Dear Mr. Clemens,
I am in desperate need of assistance and hope that your generous readers will come to my aid. I must begin a new story and have no clue what to name my characters.
Many authors speak of their books and the characters therein as their ‘children’ or ‘offspring.’ This is true for me but only in the sense of having an emotional attachment to and an investment in the development of those characters. When I named my children, their father helped. No one ever helps me name my fictional characters. I knew before my kids were born what I wanted to give them and a specific name that represented that. Not true early on in a book. I haven’t spent nine months gestating with these characters so I rarely have any idea what to call them.
For some authors, characters come to mind full-blown, complete with names, cultural and family backgrounds, back-stories, and all sorts of other information. I, however, usually start writing a book with no clear idea of who the characters are other than the role that character plays. Take the following paragraphs from a work in progress as an example.
HERO paused in the doorway of his gentleman’s club and surveyed the room. Good he nodded to himself. Not a friend or family member in sight. He ambled toward a row of tall wing-back chairs near the fireplace. It was beastly cold outside, and the chance for a few quiet moments to warm himself and consider his circumstances was irresistible. He sat, propped his cane against the chair-side table, and held his hands out to warm in the heat of the fire.
“Hullo coz,” WHATZIZNAME’S voice floated from behind the chair. “Mind if I join you?”
HERO repressed a growl. Of course, I mind, but I doubt saying so would stop you. The last thing he needed now was one of his many cousins pouring out their latest family troubles and seeking their wealthy relative’s advice. Advice which without fail proved to be expensive, for him. However, this time he would turn the tables. This time he would seek advice—not that he would follow it—before WHATZIZNAME could even hint at a personal problem let alone that cash would solve it for him.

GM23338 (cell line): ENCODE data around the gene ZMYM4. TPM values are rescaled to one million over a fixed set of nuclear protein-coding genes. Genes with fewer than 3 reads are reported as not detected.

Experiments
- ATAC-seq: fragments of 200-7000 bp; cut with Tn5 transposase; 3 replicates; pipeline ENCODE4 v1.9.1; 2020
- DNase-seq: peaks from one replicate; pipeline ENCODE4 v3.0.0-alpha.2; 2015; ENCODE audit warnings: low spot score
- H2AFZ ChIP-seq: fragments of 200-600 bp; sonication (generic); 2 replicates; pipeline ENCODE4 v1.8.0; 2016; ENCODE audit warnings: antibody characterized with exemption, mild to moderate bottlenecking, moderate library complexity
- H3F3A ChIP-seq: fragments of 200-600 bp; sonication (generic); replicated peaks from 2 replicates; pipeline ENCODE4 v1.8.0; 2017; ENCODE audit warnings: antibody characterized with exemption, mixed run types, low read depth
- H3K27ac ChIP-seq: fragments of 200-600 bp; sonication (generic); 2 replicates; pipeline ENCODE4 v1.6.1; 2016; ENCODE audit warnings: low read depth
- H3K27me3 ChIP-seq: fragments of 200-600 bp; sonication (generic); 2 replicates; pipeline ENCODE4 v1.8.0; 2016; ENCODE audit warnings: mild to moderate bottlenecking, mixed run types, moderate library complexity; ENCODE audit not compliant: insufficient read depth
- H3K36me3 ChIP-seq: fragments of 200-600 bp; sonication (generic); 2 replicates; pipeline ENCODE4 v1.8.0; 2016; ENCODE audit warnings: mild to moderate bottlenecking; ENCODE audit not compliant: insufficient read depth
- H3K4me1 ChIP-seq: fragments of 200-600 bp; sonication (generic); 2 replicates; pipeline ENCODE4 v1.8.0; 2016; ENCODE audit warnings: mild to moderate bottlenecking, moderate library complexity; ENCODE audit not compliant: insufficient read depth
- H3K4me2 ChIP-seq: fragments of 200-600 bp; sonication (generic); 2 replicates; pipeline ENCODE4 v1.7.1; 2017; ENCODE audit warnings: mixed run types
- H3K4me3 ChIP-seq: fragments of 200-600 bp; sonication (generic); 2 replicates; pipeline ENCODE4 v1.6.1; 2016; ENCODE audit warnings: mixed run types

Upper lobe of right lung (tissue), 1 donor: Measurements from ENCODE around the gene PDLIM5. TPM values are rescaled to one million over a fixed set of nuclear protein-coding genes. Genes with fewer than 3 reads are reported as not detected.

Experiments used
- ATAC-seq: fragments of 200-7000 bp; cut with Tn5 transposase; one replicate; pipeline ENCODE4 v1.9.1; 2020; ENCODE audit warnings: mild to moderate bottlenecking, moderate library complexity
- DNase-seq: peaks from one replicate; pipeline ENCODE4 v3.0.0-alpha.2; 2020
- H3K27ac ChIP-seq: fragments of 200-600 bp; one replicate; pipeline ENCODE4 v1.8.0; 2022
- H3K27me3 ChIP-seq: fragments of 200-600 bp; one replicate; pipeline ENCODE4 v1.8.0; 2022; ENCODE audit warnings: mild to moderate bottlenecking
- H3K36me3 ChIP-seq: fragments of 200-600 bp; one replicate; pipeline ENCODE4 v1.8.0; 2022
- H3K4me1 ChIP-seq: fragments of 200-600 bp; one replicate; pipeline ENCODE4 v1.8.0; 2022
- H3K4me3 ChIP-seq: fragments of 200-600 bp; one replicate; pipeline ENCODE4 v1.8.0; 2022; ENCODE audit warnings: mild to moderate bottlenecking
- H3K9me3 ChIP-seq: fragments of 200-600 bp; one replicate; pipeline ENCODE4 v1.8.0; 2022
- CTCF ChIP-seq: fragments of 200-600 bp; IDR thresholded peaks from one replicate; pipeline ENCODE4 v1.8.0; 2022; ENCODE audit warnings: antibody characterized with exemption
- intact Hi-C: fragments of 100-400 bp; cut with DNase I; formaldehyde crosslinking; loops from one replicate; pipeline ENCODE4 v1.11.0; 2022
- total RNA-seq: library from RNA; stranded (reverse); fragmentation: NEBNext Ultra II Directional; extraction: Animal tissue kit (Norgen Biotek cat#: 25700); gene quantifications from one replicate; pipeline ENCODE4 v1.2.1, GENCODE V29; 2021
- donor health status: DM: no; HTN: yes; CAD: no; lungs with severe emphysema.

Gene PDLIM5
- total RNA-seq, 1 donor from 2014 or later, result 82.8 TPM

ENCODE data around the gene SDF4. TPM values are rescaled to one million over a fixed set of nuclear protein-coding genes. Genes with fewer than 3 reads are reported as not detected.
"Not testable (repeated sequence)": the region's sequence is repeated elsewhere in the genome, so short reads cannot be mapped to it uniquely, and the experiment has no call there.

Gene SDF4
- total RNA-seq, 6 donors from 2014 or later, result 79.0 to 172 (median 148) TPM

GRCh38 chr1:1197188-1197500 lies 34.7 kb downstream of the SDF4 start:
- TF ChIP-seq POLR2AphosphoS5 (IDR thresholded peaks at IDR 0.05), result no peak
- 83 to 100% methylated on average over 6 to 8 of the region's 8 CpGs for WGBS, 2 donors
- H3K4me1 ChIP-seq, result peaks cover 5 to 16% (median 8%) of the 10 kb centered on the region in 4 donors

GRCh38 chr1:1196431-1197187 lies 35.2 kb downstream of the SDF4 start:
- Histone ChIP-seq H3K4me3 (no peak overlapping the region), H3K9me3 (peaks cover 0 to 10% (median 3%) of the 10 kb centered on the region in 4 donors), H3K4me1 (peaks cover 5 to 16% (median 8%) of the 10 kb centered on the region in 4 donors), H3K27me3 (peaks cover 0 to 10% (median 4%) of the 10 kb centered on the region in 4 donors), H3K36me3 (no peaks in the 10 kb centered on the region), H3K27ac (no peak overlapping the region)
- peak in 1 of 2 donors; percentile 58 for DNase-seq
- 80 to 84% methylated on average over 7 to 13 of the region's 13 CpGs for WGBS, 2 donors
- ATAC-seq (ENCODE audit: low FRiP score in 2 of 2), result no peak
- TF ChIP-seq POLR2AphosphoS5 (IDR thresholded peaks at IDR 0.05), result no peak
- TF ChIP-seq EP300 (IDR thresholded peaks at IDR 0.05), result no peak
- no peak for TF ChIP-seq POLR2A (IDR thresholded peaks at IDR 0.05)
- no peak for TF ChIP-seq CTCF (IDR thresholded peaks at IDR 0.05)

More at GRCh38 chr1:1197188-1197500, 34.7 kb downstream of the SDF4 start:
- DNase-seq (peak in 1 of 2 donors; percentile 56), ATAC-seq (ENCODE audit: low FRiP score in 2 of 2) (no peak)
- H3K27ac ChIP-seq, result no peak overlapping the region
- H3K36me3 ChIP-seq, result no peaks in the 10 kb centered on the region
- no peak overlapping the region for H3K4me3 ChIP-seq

“By all means, cousin,” HERO gestured to the chair flanking his. “I could use your help.”
WHATZIZNAME paused in the act of sitting, his bum poised a good twelve inches off the chair. His face paled, and his eyes went wide. “Y . . . you wish my advice?”
HERO waved a hand in the air. “Well, I thought, since you are a man of the world, you might have experience with the kind of trouble I’m in.”
WHATZISNAME finished sitting. He looked about as comfortable as a fat monkey that had stumbled upon a tiger’s lair. “Ahem. And what sort of trouble might that be? I can’t imagine that a man of your reputation and, ah, sangfroid would have any difficulty not easily resolved.”
HERO allowed himself to heave a sigh. “My problem is of a delicate nature.”
“Ah, woman trouble,” WHATZIZNAME sat back and made himself comfortable.
WHATZIZNAME’S frequent difficulties with women made him a horrible source of good advice. HERO knew he could successfully follow the opposite of his relative’s counsel to resolve the issue with his current mistress.
“What is the exact nature of the problem?”
“As you know, LADY X, and I have enjoyed a pleasant dalliance for several years.”
“True, every man I know envies your success with the widow.”
“Well, she’s decided she no longer wishes to be a widow.”
“Ah, and she wants you as her next husband?”
“She said as much to me.”
“So buy her off.”
“She’s wealthy enough not to be interested in money. That’s is reassuring to my vanity, for I know her interest is in me and my title rather than my fortune. However, even if I could purchase my way free of her, it wouldn’t work.”
“Because . . . .”
As you can see, dear readers, I really must name these two gentlemen and the lady involved. Progress in drafting this novel will be next to impossible if I cannot find suitable names. To help you help me, here’s a little background on the story. It takes place in 1815. While the story opens in a London gentleman’s club, the bulk of the story takes place at the country home of a recently deceased relative. Lady X will play a very small part, but she is a motivating force in HERO’s decision to obey the summons to the reading of the will. Anything you can provide in the way of suggestion will be most sincerely appreciated. However, my most desperate need is names for these three characters. Please comment below with any suggestions and accept my grateful thanks.
Rue Allyn is a Bluestocking Belle and the award winning author of both contemporary and historical romance. You may find her on line at the following links:
Rue’s Website: https://RueAllyn.com
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